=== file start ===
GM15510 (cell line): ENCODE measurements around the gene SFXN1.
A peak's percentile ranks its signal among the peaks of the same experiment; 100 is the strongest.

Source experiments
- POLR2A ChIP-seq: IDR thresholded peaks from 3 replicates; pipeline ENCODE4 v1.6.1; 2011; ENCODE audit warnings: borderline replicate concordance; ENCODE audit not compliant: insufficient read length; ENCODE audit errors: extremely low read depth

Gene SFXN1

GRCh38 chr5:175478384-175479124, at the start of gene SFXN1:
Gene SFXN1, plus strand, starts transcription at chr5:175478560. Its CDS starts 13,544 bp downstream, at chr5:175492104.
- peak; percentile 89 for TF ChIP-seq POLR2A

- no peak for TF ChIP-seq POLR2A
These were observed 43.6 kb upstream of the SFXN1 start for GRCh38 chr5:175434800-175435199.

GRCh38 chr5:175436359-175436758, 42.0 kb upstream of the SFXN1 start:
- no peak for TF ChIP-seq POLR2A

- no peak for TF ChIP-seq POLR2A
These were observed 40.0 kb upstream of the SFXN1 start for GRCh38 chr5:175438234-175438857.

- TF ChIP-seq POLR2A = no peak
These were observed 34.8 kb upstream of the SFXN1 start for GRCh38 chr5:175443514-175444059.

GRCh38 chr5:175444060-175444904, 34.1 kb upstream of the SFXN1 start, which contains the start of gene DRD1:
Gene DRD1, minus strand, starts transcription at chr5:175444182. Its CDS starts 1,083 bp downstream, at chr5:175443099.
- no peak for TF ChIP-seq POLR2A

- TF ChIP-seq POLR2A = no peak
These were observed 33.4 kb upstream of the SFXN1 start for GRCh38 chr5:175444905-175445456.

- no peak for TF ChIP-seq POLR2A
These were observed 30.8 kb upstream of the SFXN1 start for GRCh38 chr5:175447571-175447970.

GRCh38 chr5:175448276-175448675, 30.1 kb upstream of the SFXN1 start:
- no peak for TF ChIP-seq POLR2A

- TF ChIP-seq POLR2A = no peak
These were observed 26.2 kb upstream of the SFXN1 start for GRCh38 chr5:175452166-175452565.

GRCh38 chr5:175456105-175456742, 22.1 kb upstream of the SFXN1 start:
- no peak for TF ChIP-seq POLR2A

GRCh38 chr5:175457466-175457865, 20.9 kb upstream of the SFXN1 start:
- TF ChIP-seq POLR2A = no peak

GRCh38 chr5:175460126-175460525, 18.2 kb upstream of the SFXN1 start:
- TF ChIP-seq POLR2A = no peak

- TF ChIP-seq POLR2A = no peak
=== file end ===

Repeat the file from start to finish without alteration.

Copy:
GM15510 (cell line): ENCODE measurements around the gene SFXN1.
A peak's percentile ranks its signal among the peaks of the same experiment; 100 is the strongest.

Source experiments
- POLR2A ChIP-seq: IDR thresholded peaks from 3 replicates; pipeline ENCODE4 v1.6.1; 2011; ENCODE audit warnings: borderline replicate concordance; ENCODE audit not compliant: insufficient read length; ENCODE audit errors: extremely low read depth

Gene SFXN1

GRCh38 chr5:175478384-175479124, at the start of gene SFXN1:
Gene SFXN1, plus strand, starts transcription at chr5:175478560. Its CDS starts 13,544 bp downstream, at chr5:175492104.
- peak; percentile 89 for TF ChIP-seq POLR2A

- no peak for TF ChIP-seq POLR2A
These were observed 43.6 kb upstream of the SFXN1 start for GRCh38 chr5:175434800-175435199.

GRCh38 chr5:175436359-175436758, 42.0 kb upstream of the SFXN1 start:
- no peak for TF ChIP-seq POLR2A

- no peak for TF ChIP-seq POLR2A
These were observed 40.0 kb upstream of the SFXN1 start for GRCh38 chr5:175438234-175438857.

- TF ChIP-seq POLR2A = no peak
These were observed 34.8 kb upstream of the SFXN1 start for GRCh38 chr5:175443514-175444059.

GRCh38 chr5:175444060-175444904, 34.1 kb upstream of the SFXN1 start, which contains the start of gene DRD1:
Gene DRD1, minus strand, starts transcription at chr5:175444182. Its CDS starts 1,083 bp downstream, at chr5:175443099.
- no peak for TF ChIP-seq POLR2A

- TF ChIP-seq POLR2A = no peak
These were observed 33.4 kb upstream of the SFXN1 start for GRCh38 chr5:175444905-175445456.

- no peak for TF ChIP-seq POLR2A
These were observed 30.8 kb upstream of the SFXN1 start for GRCh38 chr5:175447571-175447970.

GRCh38 chr5:175448276-175448675, 30.1 kb upstream of the SFXN1 start:
- no peak for TF ChIP-seq POLR2A

- TF ChIP-seq POLR2A = no peak
These were observed 26.2 kb upstream of the SFXN1 start for GRCh38 chr5:175452166-175452565.

GRCh38 chr5:175456105-175456742, 22.1 kb upstream of the SFXN1 start:
- no peak for TF ChIP-seq POLR2A

GRCh38 chr5:175457466-175457865, 20.9 kb upstream of the SFXN1 start:
- TF ChIP-seq POLR2A = no peak

GRCh38 chr5:175460126-175460525, 18.2 kb upstream of the SFXN1 start:
- TF ChIP-seq POLR2A = no peak

- TF ChIP-seq POLR2A = no peak